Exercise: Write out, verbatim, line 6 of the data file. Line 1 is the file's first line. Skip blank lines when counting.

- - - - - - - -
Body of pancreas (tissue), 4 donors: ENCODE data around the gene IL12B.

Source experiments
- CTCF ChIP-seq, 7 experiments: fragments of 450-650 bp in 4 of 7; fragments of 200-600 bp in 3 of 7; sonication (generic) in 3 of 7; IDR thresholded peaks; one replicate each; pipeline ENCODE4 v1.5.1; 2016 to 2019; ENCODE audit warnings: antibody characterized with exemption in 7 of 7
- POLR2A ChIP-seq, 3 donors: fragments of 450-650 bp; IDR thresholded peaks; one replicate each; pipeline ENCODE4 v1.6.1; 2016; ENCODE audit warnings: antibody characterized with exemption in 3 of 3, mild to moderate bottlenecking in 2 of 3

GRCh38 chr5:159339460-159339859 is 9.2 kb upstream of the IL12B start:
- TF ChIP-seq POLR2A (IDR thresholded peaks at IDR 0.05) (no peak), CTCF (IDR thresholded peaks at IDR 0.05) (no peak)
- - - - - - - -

- TF ChIP-seq POLR2A (IDR thresholded peaks at IDR 0.05) (no peak), CTCF (IDR thresholded peaks at IDR 0.05) (no peak)